From the morass of products of most questionable quality that is LDS cinema, the work of Richard Dutcher juts upward like a monumental rock face. Here at last is sublimity. Here is art. I believe this statement is uncontroversial, even among Mormons, for whom their distinct film industry, such as it is, is not to my knowledge a point of especial pride. In a field that is otherwise made up, near as my fellow investigator and I can tell, of student-produced shorts from BYU in the 1960s and '70s, largely intended for seminary audiences (who in LDS contexts, recall, are mostly teenagers) and with vague P.S.A. overtones (in one of them, a student actually does awake at the end to learn that the terrible warning conveyed by the film about the importance of temple marriage was "all a dream" -- à la "Come back, Zinc! Come back!"), along with a handful of godawful "comedies" made in the last two decades in which some mildly rebellious Mormon twenty-something learns that it's actually worth it to follow church rules because it is the only way to win back his gorgeous future Mormon spouse. Among this sallow competition, Richard Dutcher is, indisputably, the best. And the uncomfortable part? He left the church in 2007 in a high-profile way, announcing he was no longer a Mormon.

Thursday, May 18, 2017

Three Poems


Space dog of Moscow,
In my school books I learned
That you orbited the earth – yet I never 
 asked how you returned.
I learned only late,
 in my twenty-seventh year
That you didn’t survive at all -- 

Sunday, May 14, 2017

The Meaning of Life: A Provisional Assessment

People can't really mean what they say when they ask for the meaning of life. Words have meanings in relation to the objects to which they refer, and we already know what the thing is that corresponds to "life" -- well, I don't know -- but definitions can probably be found in the scientific literature. Or maybe not; maybe that's a false, if intuitive, understanding of how words and objects interact, but to complete that thought would require some passage about Wittgenstein and the early chapters of Augustine's Confessions, and I haven't thought my way through that question in a long time, if I ever did. And I've gotten lazier about pursuing that kind of digression since I turned twenty-five and my brain stopped developing (which happened a little less than two years into this blog's existence, for whatever that's worth). At any rate, there's no way that people who ask about the meaning of life are trying to gesture toward some intellectual finger-trap of this sort -- what they are really asking is: How can life be made enjoyable? How can it be something that hurts less?; something that is appreciated rather than just got through?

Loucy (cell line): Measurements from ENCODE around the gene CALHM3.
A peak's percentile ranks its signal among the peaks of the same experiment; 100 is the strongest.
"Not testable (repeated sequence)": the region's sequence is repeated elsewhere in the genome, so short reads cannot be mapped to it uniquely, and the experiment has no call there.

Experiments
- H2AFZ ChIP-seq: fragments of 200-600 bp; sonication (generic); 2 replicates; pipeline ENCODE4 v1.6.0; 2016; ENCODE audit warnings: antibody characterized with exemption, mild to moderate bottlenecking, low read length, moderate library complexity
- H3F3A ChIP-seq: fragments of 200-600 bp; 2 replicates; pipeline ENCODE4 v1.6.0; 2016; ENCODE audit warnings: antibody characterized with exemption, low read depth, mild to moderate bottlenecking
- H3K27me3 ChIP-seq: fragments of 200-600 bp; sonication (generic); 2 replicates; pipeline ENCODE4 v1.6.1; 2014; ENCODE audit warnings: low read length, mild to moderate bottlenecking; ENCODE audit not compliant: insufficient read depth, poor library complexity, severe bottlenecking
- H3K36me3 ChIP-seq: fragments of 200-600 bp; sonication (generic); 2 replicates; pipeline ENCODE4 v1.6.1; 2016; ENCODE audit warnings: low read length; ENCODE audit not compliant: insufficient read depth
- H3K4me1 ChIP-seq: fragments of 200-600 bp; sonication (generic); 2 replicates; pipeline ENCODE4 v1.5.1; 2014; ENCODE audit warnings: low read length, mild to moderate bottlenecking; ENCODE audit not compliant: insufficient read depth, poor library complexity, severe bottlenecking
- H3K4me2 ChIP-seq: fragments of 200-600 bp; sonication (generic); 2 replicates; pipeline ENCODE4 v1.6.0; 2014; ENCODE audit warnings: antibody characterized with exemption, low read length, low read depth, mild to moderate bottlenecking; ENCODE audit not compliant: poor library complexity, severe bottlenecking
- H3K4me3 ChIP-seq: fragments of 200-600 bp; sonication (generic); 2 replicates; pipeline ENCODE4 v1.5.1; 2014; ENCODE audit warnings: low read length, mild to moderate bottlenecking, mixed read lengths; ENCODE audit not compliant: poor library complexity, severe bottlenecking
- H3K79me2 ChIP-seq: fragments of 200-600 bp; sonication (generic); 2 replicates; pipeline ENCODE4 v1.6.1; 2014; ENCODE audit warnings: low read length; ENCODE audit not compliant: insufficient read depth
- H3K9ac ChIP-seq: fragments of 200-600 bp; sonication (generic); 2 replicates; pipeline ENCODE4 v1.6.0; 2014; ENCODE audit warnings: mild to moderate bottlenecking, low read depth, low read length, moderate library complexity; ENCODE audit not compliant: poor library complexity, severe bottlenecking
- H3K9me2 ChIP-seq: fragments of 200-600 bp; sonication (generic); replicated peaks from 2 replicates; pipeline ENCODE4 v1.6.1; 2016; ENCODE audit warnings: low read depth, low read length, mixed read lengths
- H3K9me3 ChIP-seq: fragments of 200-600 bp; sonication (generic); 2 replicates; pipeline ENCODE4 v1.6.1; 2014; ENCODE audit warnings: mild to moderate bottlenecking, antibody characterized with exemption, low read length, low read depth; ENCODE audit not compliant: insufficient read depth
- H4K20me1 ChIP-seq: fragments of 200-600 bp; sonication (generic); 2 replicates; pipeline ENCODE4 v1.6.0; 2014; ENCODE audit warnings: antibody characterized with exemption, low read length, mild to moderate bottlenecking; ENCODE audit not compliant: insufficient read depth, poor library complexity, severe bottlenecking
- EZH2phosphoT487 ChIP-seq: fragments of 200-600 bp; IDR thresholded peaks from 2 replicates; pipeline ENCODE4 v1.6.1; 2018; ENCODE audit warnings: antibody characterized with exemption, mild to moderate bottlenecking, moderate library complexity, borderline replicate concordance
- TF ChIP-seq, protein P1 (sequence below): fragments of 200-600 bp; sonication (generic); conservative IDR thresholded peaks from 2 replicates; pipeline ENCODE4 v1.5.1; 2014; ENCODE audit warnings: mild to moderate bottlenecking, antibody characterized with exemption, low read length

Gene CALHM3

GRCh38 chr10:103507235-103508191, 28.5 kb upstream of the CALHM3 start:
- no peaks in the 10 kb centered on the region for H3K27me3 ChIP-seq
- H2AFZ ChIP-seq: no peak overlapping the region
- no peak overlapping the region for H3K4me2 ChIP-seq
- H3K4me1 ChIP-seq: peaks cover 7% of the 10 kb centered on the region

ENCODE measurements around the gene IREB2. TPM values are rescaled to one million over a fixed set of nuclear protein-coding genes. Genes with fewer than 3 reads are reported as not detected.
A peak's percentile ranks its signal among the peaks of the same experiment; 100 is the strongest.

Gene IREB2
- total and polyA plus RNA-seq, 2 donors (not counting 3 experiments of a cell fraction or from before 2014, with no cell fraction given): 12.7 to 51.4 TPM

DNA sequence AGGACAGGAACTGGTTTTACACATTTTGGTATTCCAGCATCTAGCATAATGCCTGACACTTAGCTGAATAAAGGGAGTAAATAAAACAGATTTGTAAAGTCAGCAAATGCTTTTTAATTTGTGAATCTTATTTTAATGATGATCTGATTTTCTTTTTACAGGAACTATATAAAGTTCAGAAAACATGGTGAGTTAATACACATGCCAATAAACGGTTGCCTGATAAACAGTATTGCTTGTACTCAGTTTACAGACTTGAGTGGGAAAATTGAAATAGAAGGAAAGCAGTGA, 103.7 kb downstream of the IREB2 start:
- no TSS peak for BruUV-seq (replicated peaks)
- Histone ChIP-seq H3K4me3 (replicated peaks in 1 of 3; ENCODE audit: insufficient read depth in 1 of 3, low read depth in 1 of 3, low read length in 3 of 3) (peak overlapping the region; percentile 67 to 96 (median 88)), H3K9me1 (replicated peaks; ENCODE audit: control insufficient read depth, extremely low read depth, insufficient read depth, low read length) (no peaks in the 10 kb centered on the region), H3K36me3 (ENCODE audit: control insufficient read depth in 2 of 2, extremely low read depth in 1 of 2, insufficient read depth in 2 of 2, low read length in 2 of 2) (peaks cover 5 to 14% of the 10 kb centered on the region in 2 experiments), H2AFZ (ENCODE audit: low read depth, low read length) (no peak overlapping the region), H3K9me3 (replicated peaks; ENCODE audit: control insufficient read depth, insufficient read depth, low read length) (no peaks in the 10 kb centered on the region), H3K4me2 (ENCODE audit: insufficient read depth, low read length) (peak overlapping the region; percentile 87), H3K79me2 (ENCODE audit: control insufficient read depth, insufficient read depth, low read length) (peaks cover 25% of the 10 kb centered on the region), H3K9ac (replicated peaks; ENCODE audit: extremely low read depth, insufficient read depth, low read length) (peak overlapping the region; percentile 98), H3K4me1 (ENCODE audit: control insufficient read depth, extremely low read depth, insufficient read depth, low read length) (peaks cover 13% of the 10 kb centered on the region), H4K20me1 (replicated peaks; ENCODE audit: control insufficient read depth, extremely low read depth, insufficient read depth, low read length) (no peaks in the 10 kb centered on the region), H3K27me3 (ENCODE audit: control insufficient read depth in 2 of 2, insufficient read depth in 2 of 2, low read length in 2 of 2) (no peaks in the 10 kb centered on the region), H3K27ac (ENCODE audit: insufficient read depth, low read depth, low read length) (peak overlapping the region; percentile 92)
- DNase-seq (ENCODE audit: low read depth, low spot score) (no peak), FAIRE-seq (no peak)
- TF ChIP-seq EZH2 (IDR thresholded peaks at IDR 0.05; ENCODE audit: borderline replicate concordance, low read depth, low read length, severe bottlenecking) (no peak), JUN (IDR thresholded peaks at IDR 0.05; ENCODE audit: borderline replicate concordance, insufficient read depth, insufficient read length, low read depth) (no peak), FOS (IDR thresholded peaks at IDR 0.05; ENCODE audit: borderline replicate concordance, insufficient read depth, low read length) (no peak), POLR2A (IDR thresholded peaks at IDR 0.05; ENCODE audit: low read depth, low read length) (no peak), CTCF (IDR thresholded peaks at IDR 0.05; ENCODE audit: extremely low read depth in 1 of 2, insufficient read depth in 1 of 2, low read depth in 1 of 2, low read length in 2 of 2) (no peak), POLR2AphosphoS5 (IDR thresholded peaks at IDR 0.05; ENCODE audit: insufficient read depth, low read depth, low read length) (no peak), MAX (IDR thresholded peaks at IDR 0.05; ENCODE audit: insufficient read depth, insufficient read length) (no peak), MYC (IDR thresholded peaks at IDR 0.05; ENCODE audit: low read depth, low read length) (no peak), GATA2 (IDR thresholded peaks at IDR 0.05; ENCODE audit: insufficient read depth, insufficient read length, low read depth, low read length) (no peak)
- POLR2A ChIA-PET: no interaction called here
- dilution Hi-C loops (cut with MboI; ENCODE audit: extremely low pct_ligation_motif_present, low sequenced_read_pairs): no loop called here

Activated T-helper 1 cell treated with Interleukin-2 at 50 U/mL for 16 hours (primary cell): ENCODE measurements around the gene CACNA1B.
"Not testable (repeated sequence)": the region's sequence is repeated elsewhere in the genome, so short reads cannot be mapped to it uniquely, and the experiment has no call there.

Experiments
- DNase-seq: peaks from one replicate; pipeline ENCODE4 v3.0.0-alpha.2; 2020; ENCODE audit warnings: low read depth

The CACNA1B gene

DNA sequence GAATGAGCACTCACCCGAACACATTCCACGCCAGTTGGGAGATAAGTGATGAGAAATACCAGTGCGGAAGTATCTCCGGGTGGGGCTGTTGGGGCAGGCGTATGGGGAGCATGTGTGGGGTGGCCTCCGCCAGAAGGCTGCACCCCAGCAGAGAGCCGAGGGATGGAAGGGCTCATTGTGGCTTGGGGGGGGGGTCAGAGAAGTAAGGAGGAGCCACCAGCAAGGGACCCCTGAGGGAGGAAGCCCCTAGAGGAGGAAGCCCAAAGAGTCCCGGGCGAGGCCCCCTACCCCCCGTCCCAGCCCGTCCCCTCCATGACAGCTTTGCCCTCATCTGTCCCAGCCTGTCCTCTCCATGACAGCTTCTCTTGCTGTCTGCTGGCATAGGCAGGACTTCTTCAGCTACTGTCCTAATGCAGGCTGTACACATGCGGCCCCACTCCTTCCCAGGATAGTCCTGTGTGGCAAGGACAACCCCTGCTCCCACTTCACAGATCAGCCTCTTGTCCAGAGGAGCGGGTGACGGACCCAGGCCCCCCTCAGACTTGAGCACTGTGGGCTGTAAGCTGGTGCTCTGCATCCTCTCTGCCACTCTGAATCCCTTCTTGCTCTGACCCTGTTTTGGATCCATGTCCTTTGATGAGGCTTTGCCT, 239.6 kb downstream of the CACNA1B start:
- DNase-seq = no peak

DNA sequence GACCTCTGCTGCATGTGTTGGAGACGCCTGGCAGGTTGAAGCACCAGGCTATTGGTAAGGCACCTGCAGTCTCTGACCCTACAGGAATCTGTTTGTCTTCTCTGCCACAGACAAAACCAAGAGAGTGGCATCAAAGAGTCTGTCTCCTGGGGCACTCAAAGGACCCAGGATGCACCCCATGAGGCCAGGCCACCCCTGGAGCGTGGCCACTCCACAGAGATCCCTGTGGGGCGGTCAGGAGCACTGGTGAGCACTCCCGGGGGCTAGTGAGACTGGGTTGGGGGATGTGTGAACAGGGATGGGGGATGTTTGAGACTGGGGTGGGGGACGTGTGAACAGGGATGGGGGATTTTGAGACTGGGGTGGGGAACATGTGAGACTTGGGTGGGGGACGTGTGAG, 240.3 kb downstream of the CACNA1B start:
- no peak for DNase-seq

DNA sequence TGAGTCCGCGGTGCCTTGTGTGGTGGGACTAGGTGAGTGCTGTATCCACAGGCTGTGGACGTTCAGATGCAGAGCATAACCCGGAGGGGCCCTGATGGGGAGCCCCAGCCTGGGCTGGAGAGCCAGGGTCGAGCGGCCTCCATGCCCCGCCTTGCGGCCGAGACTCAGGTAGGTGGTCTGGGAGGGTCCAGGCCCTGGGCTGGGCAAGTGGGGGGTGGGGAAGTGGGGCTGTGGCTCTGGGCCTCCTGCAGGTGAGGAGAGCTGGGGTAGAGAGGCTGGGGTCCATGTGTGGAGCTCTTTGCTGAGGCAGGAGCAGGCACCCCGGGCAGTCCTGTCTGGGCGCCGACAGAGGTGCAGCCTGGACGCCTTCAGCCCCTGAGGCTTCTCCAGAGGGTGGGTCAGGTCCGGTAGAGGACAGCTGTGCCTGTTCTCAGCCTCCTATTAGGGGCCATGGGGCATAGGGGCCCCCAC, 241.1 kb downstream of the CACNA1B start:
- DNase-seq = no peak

Thursday, May 11, 2017


Lo yon college student
Who defined for me
The word ‘acoustic’
  After dropping it
Not quite casually.

I suppose he thought
As I did,
  and countless others before us,
That because before our present state
We were none the wiser

Then none of those
Outside the groves
Could know it either.

Tuesday, May 9, 2017

Cultural Revolution

 It had been thus with him all his life.  If there had come at any time a gleam of sunshine and hope, it was to be obscured immediately -- Samuel Butler

I suppose it did seem
It was time
For a turn
Of Fortuna's wheel
I did feel
I had been insufficient brave
In defense of fallen comrades
Much breath had been spent
On the subject of courage
  In facing the enemy
I did not foresee
The only need of it would come,
As it does, in the end
From facing
  my friends.


From the church newsletter for May:


At the beginning of last month, we completed our yearlong discernment to become a sanctuary congregation. I could not be more thrilled to have been a part of it during my internship. We made a choice to live into our values in one of the most exacting of forms, and we did it in a way that was energizing and – dare I say – fun! It was also a constant learning process for me, however, and the lessons were occasionally hard ones.

Monday, May 8, 2017



Every time I see some customer in line
Hectoring the barista, say,
about how little lime
There is in this selzer
Or how this mocha was supposed to be
Extra hot, and have
More foam
  Than usual

Saturday, May 6, 2017

Two Unrelated Poems


"Though I may be sent to Hell for it, such a God will never command my respect", was Milton's well known opinion of the doctrine.
 -- Max Weber, The Protestant Ethic and the Spirit of Capitalism (Parsons, Giddens Trans.)